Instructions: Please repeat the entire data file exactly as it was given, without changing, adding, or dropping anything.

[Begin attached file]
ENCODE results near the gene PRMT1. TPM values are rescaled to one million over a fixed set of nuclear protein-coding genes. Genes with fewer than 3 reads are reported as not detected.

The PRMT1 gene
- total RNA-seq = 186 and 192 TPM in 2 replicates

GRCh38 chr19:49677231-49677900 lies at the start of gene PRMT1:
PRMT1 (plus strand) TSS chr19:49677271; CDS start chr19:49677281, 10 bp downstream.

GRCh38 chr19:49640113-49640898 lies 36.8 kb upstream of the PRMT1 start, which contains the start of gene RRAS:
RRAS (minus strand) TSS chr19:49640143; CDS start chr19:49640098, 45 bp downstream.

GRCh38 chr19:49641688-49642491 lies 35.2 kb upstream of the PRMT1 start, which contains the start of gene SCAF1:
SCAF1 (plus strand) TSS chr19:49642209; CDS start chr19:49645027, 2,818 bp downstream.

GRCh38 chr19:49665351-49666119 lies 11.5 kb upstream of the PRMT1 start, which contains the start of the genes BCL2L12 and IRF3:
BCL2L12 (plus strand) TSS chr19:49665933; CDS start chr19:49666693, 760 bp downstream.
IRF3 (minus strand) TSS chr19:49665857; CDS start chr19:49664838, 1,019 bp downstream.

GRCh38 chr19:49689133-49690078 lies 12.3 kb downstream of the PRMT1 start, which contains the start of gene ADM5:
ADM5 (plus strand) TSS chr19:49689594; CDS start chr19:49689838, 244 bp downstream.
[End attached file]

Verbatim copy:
ENCODE results near the gene PRMT1. TPM values are rescaled to one million over a fixed set of nuclear protein-coding genes. Genes with fewer than 3 reads are reported as not detected.

The PRMT1 gene
- total RNA-seq = 186 and 192 TPM in 2 replicates

GRCh38 chr19:49677231-49677900 lies at the start of gene PRMT1:
PRMT1 (plus strand) TSS chr19:49677271; CDS start chr19:49677281, 10 bp downstream.

GRCh38 chr19:49640113-49640898 lies 36.8 kb upstream of the PRMT1 start, which contains the start of gene RRAS:
RRAS (minus strand) TSS chr19:49640143; CDS start chr19:49640098, 45 bp downstream.

GRCh38 chr19:49641688-49642491 lies 35.2 kb upstream of the PRMT1 start, which contains the start of gene SCAF1:
SCAF1 (plus strand) TSS chr19:49642209; CDS start chr19:49645027, 2,818 bp downstream.

GRCh38 chr19:49665351-49666119 lies 11.5 kb upstream of the PRMT1 start, which contains the start of the genes BCL2L12 and IRF3:
BCL2L12 (plus strand) TSS chr19:49665933; CDS start chr19:49666693, 760 bp downstream.
IRF3 (minus strand) TSS chr19:49665857; CDS start chr19:49664838, 1,019 bp downstream.

GRCh38 chr19:49689133-49690078 lies 12.3 kb downstream of the PRMT1 start, which contains the start of gene ADM5:
ADM5 (plus strand) TSS chr19:49689594; CDS start chr19:49689838, 244 bp downstream.